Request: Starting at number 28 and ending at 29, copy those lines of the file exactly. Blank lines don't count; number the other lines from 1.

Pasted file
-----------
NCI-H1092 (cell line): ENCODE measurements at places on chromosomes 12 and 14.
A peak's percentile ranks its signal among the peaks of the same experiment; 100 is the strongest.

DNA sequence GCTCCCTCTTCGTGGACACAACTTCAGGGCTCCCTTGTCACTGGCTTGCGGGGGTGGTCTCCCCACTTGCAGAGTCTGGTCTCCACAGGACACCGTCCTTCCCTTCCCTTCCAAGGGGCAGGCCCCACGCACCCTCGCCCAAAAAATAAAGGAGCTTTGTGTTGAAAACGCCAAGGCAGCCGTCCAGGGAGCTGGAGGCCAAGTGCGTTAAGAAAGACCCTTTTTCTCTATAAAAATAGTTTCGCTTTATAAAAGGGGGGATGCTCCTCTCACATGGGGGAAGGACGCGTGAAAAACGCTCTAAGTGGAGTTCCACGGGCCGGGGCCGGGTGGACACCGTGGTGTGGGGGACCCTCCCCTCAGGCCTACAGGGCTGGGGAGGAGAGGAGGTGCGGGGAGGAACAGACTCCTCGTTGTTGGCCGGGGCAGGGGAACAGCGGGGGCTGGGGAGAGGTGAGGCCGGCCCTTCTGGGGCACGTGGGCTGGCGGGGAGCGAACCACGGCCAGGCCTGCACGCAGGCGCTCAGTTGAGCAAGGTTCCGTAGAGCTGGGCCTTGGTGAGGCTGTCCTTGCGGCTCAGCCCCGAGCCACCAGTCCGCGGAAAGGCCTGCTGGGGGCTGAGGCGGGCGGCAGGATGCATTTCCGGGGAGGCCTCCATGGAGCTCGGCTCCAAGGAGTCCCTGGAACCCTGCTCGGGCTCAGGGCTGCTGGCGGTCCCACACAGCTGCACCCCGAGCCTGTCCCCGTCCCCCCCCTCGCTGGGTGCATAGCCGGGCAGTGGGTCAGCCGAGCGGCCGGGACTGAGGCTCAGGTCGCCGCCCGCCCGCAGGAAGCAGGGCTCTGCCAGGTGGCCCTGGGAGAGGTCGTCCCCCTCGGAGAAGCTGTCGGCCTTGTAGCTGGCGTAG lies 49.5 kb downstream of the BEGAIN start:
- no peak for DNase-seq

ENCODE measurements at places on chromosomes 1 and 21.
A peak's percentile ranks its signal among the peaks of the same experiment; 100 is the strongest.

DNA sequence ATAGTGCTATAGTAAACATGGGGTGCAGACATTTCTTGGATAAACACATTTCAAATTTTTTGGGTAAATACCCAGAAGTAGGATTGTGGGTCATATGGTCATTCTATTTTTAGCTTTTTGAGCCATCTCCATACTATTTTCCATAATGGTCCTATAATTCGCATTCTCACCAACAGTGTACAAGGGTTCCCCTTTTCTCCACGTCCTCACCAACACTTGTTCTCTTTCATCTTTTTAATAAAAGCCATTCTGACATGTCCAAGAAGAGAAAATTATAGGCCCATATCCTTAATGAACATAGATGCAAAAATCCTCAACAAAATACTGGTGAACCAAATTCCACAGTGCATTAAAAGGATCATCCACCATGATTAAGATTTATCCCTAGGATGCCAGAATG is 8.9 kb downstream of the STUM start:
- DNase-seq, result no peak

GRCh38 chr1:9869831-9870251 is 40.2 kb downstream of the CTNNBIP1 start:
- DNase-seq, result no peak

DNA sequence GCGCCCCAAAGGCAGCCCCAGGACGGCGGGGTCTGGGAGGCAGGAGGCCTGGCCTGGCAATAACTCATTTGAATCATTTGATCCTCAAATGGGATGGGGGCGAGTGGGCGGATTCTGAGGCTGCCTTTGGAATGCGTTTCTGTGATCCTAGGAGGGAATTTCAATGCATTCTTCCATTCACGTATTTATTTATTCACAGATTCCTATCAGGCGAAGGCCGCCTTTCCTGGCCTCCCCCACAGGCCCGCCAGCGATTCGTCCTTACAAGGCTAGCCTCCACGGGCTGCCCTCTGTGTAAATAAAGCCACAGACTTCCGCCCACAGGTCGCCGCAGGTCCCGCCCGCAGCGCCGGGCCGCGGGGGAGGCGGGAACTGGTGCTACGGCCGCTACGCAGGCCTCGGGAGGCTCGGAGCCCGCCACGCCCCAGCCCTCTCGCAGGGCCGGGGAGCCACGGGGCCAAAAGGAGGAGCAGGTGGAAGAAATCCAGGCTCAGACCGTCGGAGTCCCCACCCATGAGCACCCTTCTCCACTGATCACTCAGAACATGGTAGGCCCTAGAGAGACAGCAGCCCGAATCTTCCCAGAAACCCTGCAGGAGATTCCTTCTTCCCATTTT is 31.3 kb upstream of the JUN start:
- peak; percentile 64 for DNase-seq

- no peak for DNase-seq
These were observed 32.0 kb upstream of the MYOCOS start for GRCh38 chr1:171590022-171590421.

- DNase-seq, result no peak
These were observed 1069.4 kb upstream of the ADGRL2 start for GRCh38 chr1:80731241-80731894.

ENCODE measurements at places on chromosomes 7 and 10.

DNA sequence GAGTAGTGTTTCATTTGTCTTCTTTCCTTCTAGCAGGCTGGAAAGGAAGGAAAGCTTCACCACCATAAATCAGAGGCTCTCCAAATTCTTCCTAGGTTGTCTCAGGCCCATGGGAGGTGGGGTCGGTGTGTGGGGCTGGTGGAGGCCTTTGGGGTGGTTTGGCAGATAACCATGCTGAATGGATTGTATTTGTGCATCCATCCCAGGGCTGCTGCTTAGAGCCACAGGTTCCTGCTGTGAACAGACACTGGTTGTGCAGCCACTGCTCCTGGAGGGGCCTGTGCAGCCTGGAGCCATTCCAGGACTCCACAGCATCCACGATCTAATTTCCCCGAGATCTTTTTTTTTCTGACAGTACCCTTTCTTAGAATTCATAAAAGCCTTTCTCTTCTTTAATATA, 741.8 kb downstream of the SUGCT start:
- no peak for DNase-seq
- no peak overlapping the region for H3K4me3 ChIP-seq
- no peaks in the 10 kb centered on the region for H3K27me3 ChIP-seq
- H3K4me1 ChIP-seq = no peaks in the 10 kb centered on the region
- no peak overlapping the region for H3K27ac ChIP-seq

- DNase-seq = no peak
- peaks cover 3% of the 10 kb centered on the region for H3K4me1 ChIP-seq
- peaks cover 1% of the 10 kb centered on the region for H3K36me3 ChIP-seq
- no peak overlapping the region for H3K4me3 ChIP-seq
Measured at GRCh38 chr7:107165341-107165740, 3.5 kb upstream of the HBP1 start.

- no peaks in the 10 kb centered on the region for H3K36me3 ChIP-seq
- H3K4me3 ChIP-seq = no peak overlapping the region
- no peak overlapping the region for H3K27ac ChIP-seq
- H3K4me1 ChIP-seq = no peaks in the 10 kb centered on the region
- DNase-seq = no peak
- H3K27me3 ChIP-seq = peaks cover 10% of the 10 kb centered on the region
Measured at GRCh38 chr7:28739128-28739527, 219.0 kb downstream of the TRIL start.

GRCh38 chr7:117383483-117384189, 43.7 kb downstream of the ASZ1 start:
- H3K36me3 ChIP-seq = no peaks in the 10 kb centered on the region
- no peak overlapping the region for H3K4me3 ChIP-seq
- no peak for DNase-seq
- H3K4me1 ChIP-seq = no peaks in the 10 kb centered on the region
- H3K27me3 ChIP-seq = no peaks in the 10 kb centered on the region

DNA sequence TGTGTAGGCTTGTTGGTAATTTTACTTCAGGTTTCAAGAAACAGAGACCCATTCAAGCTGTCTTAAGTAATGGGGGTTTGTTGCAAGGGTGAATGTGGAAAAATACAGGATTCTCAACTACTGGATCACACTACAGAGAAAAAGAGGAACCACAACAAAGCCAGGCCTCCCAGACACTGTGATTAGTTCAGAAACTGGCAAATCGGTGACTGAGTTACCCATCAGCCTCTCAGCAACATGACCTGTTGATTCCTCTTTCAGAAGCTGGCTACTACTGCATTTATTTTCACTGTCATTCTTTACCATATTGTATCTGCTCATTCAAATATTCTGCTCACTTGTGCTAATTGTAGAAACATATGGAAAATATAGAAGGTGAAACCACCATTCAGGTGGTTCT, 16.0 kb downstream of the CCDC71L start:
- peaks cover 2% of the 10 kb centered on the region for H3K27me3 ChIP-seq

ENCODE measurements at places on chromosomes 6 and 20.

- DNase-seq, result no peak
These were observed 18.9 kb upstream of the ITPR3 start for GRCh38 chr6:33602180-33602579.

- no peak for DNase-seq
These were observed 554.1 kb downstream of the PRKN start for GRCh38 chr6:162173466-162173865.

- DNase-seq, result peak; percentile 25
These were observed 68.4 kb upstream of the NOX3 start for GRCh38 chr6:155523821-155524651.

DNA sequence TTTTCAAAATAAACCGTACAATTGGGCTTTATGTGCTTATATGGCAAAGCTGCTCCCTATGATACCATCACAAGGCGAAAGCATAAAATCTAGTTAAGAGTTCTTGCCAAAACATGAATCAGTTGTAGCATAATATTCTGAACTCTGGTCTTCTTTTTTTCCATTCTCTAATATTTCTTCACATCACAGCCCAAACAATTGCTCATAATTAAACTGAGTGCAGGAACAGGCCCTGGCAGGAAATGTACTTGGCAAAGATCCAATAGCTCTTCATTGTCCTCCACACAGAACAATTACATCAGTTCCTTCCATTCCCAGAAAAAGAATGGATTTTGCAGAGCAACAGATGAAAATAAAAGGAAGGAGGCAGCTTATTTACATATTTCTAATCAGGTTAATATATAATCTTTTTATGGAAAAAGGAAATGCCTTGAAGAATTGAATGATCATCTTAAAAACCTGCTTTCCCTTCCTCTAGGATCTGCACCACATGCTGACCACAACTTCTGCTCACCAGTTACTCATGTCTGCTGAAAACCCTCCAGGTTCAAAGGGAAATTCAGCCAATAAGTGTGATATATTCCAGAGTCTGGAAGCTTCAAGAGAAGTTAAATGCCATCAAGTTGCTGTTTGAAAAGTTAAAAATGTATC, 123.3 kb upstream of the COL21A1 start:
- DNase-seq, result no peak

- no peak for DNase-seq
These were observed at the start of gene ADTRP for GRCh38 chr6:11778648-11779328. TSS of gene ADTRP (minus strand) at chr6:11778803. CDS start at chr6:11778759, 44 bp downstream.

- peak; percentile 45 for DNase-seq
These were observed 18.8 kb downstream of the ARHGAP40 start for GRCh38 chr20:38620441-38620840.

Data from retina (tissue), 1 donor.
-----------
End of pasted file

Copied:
Measured at GRCh38 chr7:107165341-107165740, 3.5 kb upstream of the HBP1 start.

- no peaks in the 10 kb centered on the region for H3K36me3 ChIP-seq